Background Biological therapy is a major therapeutic tool to prevent clinical and radiological progression of rheumatoid arthritis (RA). On the other hand, adverse effects of these medications are a problem in clinical practice.
Objectives The aim of this study was to describe and compare the most frequent dermatologic adverse events with the use of biologic anti-TNF therapy in patients with RA in a real-life ambulatory setting.
Methods A descriptive study was done. A review of dermatological adverse event reports presented in pharmacovigilance committee was completed monthly during last 36 months in a specialized in RA center in Colombia. Descriptive epidemiology was used, percentages and averages were calculated.
Results 570 patients were using biological therapy in a cohort of 2214 RA patients last 36 months. Were 490 women (85.9%) and 80 (14.0%) men. Mean age 60.7 years old. In 163 (28.5% of all) patients were reported adverse events (AE). In 77 (46.9% of all AE) patients were reported dermatologic adverse events (AE); AE were categorized according WHO classification in mild, moderate and severe; between them 27 (35.0%) were mild, 47 (61.0%) were moderate and 3 (3.9%) were severe. From 77 events reported, only 6 (7.7%) needed biopsied to clarified what type of dermatologic reaction presented. Regarding therapeutic approach in 36 patients (46.7%) biologics were suspended, in 29 (37.6%) was permanently withdrawn and patients were switched to another biological, and 12 (15.5%) patients were followed for drug and reactions surveillance. From 77 events reported, 22 (28.6%) were acute dermatitis, 26 (33.7%) were dermatologic symptoms due to allergic skin rashes, 8 (10.3%) infection by Herpes zoster, and the other 21 cases (27.2%) were due to other causes. Concerning to type of biologic in 64 patients (83.1%), dermatologic adverse events were with anti-TNF therapies.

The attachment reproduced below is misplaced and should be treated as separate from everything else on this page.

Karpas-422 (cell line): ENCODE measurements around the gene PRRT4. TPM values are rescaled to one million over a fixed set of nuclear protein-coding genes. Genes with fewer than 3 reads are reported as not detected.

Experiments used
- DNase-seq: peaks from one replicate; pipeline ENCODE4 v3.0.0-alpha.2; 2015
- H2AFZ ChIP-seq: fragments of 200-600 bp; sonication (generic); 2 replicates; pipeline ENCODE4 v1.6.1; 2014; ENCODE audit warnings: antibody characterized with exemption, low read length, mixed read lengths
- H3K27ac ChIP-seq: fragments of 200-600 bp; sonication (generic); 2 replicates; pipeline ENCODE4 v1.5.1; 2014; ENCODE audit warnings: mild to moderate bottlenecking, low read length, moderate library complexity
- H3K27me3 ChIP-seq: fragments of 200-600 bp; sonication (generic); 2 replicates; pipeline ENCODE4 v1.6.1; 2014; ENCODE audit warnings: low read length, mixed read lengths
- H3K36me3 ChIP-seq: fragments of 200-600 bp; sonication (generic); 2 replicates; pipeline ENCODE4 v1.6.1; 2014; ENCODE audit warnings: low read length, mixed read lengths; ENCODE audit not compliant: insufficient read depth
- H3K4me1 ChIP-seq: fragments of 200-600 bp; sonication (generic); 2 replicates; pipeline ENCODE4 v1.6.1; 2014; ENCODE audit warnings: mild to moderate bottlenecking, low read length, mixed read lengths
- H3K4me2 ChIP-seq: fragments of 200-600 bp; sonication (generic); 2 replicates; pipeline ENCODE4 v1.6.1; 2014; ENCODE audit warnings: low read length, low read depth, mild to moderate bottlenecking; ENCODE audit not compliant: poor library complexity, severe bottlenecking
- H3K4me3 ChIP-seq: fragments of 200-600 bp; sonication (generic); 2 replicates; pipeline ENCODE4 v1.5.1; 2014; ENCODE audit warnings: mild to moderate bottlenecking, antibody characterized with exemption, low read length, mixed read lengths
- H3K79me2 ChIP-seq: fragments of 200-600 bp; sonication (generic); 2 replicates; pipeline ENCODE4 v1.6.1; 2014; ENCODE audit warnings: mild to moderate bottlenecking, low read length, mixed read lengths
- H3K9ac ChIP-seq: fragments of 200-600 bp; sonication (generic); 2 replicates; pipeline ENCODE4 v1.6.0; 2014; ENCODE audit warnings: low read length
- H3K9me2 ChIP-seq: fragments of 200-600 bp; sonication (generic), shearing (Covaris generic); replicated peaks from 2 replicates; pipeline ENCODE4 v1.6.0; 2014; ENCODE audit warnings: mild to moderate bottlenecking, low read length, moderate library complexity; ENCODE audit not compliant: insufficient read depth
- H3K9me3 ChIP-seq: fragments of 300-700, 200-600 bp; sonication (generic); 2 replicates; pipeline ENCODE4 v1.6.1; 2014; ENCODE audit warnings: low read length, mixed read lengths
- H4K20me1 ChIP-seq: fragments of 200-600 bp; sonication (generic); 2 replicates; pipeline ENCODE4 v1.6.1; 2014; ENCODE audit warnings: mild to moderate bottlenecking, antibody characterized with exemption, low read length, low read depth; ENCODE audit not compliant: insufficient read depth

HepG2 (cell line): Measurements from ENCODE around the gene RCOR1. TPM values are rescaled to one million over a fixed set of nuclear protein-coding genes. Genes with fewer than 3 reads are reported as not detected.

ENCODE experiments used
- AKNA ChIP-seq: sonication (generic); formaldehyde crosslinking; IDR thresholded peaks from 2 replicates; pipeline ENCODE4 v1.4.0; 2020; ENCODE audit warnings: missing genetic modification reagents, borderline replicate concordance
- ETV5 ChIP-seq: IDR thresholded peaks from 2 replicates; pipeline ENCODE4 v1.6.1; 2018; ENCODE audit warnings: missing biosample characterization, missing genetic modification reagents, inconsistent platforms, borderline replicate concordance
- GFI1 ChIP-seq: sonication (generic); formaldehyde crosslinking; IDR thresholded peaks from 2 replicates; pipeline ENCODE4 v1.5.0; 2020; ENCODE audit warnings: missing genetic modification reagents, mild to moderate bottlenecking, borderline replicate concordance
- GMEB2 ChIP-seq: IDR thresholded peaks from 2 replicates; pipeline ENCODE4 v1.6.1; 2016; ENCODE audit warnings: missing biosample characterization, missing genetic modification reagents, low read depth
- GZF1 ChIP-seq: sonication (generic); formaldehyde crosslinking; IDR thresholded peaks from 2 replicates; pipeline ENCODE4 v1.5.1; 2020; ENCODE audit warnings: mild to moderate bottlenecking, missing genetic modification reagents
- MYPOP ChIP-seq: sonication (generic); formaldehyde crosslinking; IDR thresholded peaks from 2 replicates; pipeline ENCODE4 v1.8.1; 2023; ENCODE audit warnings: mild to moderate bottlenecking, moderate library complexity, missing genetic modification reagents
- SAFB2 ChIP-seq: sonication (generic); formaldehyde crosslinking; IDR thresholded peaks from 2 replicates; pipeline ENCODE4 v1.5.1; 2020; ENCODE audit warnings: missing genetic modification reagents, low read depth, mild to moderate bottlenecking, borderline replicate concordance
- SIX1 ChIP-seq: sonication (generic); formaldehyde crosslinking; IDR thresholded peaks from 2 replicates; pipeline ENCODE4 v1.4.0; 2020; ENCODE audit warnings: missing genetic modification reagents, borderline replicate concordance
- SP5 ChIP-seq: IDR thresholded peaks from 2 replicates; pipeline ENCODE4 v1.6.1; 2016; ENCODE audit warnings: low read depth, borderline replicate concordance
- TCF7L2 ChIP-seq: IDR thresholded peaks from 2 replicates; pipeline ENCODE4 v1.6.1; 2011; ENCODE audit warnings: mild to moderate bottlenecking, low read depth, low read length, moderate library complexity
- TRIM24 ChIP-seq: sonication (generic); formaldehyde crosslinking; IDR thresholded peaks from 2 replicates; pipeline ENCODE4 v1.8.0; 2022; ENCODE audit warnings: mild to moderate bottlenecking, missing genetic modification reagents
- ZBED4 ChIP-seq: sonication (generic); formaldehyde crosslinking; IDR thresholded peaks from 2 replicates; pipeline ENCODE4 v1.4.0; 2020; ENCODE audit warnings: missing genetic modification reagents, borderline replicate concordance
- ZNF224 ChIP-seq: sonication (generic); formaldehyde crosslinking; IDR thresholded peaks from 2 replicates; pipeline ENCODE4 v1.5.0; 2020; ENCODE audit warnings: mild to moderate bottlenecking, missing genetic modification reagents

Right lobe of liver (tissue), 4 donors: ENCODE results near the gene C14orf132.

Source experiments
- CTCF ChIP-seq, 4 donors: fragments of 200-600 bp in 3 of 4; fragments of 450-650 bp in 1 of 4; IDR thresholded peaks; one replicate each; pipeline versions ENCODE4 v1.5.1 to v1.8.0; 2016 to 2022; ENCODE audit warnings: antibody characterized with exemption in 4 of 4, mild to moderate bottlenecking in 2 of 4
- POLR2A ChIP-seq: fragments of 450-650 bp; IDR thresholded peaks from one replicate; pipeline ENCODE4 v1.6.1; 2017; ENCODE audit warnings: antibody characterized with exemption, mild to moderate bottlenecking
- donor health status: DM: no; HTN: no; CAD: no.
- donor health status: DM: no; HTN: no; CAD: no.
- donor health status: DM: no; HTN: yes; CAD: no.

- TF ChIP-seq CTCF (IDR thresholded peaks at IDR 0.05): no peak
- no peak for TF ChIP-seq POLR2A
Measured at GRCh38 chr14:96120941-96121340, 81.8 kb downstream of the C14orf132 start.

Conclusions Dermatological adverse events using biologics founded in patients of a specialized RA center are similar to those reported in literature; Biological therapy is considered a safe and recommended treatment for management of RA. Dermatologic AE were more mostly common with anti-TNFs therapies.
Disclosure of Interest None declared
Statistics from Altmetric.com
If you wish to reuse any or all of this article please use the link below which will take you to the Copyright Clearance Center’s RightsLink service. You will be able to get a quick price and instant permission to reuse the content in many different ways.